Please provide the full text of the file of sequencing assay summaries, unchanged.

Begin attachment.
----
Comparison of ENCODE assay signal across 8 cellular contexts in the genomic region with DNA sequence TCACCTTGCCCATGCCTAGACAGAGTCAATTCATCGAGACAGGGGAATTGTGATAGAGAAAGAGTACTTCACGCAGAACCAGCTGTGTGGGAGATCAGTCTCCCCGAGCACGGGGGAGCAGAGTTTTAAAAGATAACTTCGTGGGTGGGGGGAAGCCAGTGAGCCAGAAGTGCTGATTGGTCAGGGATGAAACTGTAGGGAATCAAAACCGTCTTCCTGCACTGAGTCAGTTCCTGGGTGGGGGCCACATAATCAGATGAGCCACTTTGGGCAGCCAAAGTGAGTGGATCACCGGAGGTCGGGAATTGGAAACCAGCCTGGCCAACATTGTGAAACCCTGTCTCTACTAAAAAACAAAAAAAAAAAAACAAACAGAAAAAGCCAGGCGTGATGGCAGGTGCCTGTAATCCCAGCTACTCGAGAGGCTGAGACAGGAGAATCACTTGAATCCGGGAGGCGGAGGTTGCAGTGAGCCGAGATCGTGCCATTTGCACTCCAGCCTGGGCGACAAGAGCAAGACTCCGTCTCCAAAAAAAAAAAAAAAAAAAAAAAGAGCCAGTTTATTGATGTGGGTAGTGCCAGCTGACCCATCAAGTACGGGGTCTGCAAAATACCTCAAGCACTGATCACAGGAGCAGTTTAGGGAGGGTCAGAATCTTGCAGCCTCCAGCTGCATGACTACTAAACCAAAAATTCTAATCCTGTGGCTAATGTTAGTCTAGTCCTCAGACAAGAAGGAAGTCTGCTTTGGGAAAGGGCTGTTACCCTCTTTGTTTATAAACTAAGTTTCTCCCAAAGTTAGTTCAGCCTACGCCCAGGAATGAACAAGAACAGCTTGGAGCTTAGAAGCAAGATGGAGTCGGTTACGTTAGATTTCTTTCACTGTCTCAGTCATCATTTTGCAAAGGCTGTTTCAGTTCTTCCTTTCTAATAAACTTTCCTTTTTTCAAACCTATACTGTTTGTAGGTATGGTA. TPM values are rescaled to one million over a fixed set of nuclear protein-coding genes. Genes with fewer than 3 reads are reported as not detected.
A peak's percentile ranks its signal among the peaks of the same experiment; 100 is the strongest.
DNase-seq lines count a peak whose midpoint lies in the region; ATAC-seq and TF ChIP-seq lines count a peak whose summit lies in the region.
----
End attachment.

Comparison of ENCODE assay signal across 8 cellular contexts in the genomic region with DNA sequence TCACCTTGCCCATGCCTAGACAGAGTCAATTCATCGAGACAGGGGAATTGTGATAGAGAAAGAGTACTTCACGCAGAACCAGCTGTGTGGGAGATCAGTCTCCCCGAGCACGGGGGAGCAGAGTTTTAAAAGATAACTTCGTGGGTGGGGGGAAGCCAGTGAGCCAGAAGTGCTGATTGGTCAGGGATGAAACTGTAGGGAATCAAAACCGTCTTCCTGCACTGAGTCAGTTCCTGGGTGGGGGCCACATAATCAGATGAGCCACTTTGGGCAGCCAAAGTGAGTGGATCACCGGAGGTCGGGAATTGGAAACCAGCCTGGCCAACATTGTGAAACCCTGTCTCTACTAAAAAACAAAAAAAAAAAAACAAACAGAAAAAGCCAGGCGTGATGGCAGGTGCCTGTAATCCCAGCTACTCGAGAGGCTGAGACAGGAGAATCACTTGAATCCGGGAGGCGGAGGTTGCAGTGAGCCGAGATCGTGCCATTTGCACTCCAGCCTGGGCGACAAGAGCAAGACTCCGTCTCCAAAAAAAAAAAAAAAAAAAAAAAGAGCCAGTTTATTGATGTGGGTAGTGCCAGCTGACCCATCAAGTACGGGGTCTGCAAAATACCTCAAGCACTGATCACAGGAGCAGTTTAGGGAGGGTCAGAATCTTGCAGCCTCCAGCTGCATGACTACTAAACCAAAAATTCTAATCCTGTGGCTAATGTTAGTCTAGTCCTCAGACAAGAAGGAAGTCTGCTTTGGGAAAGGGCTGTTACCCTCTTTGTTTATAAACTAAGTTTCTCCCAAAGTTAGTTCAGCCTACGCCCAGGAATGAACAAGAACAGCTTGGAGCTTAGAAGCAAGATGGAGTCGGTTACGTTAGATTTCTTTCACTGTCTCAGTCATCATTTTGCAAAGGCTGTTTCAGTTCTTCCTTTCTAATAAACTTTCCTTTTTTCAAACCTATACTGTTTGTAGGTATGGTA. TPM values are rescaled to one million over a fixed set of nuclear protein-coding genes. Genes with fewer than 3 reads are reported as not detected.
A peak's percentile ranks its signal among the peaks of the same experiment; 100 is the strongest.
DNase-seq lines count a peak whose midpoint lies in the region; ATAC-seq and TF ChIP-seq lines count a peak whose summit lies in the region.